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Open Hardware Summit

The Open Hardware Summit is becoming my favorite event of the year. It’s a great cross-section of what people are doing with hardware. I had submitted a talk about ethics and labor in computing, but the talk was rejected. I didn’t feel bad about it because I was confident that the organizers would pick a good mix of speakers this year. I was completely right! The keynote this year was given by Eben Moglen who stressed to us the importance of open hardware and software as a means to help our communities and as a potential tactic in unfolding capitalism. This spirit seemed to continue through the conference, although not completely since the OSHWA membership is largely pro-capitalist.

Around the conference I got to meet Don’s friends from ITP Summer Camp. Everyone from that group is doing interesting things. I got to talk about Nintendo stuff, as I did a Nintendo-themed art piece earlier this year. Jonathan Dehan showed me his work in helping people make their own ROM hacks of Super Mario Bros.
Super Mario Bros Clouds

The big lesson this year was learning how to be tactful. I ran into my ex-employer a lot, which was awkward, so I had to pull up a lot of courage to even address it and apologize for being rowdy previously. I had hoped for an apology from him, but I realize that it will never happen and I had to be the better person. I think I grew a bit personally.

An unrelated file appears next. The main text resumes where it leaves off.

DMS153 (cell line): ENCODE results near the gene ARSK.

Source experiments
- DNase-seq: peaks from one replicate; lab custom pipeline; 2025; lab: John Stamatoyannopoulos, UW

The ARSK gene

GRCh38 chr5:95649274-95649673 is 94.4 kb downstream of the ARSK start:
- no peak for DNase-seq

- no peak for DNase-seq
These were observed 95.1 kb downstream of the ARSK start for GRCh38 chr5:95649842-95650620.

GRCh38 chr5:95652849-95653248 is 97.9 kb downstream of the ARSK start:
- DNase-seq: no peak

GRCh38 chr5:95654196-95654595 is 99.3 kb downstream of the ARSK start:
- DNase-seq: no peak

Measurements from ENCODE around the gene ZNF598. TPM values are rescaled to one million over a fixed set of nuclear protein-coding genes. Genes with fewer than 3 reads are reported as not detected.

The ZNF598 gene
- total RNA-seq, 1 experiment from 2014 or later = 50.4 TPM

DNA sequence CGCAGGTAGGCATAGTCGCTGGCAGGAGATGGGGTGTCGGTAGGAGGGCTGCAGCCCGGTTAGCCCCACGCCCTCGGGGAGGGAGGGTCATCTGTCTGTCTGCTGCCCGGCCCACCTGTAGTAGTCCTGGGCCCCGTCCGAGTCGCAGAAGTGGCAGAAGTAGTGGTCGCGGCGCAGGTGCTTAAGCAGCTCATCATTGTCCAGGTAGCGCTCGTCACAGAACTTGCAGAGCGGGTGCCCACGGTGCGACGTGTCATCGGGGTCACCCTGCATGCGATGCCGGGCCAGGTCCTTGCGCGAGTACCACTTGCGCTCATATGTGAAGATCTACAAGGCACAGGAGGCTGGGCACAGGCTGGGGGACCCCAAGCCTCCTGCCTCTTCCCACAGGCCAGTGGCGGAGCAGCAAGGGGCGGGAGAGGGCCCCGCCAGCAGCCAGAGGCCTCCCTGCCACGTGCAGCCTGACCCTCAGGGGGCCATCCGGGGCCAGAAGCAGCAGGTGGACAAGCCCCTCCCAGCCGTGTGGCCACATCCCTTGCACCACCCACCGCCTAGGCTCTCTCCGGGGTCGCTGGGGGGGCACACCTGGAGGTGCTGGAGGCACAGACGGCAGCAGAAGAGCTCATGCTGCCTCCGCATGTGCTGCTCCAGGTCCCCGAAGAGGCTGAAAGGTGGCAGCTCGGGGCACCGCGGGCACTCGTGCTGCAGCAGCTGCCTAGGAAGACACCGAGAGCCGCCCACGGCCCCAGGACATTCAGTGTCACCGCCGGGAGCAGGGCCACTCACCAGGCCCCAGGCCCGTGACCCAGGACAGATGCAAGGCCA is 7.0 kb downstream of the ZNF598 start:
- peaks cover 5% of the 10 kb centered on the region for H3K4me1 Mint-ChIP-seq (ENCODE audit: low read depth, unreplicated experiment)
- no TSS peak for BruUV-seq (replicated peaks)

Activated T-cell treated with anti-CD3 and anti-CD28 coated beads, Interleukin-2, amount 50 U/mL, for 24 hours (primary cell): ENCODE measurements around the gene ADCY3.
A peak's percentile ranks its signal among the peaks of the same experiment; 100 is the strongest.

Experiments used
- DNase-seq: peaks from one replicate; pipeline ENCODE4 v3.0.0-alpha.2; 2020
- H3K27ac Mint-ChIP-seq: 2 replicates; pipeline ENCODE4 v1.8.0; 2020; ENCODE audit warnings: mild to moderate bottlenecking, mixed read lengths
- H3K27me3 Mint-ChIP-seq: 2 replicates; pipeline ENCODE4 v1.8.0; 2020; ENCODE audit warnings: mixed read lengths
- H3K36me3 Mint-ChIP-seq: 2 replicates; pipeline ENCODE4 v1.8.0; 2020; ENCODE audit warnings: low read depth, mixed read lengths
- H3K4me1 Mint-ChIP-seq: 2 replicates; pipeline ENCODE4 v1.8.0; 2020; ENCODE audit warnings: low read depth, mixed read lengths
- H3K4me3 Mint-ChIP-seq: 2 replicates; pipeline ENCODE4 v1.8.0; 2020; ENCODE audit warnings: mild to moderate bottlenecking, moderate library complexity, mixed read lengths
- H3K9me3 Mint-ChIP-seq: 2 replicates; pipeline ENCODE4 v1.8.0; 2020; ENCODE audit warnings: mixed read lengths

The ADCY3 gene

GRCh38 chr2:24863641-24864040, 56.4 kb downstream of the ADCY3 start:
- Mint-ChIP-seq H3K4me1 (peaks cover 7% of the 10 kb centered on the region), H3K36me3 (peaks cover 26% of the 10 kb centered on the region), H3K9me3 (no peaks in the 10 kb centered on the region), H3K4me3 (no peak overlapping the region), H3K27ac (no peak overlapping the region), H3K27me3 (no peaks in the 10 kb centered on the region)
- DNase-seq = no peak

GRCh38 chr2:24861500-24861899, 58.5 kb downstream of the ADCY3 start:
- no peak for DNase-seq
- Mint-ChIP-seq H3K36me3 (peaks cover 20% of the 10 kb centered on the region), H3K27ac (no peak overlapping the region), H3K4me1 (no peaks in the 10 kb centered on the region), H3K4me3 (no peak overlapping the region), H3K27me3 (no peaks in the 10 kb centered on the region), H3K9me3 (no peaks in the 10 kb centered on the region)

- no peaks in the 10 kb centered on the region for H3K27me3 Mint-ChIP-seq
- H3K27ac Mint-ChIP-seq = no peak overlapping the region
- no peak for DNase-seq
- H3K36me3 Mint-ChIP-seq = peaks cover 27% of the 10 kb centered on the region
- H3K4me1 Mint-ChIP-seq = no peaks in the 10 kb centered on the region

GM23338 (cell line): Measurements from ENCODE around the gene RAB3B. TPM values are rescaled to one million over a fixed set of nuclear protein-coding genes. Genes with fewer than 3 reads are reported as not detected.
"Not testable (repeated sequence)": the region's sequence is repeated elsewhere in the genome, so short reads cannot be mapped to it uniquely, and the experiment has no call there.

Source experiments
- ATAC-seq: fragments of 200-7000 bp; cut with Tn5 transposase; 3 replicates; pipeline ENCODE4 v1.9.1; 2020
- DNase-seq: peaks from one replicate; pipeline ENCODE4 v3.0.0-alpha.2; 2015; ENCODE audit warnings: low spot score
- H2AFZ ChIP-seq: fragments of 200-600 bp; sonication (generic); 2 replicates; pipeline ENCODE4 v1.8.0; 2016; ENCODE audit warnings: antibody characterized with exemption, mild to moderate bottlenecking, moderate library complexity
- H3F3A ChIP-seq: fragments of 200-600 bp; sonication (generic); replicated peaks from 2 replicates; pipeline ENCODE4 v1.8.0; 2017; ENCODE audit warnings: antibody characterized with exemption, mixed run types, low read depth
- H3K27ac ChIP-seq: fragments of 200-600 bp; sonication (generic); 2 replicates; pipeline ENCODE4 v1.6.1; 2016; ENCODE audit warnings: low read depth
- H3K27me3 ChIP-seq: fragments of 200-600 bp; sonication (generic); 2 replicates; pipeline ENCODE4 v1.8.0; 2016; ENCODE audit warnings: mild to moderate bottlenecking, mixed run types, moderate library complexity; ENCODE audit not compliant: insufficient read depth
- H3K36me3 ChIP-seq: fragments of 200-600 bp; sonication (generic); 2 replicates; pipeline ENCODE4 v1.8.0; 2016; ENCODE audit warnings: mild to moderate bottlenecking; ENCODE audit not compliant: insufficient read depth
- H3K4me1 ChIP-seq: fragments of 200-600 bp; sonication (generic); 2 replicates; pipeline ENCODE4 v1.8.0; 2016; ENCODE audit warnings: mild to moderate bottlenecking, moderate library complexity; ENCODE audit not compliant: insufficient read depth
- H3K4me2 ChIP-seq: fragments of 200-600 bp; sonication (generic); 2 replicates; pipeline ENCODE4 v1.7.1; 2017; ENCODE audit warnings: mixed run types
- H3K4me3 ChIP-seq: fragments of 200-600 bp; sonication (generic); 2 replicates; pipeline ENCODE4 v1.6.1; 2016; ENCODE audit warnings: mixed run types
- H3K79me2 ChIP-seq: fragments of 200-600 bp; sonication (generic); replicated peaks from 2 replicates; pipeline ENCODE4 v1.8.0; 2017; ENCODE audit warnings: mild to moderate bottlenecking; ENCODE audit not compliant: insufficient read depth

I was most excited about the women’s dinner that followed the summit. I am not usually one to go to all-women’s events but considering that most of the organizers and key players of the open hardware movement are women, I thought I’d go. I’m glad I did! I had so many wonderful conversations with everyone. It was actually very comfortable to finally talk shop without the weird overhead and baggage that can come from being in a mixed space. I met a friend’s roommate by accident who told me about PCBmodE. I also met Erin aka RobotGrrl who suggested I try out gEDA. I got to talk to people who were going to China to see how the work conditions are, and I talked to other artist-hackers. Overall I had a really positive experience this year.

See all my snapshots on Flickr!

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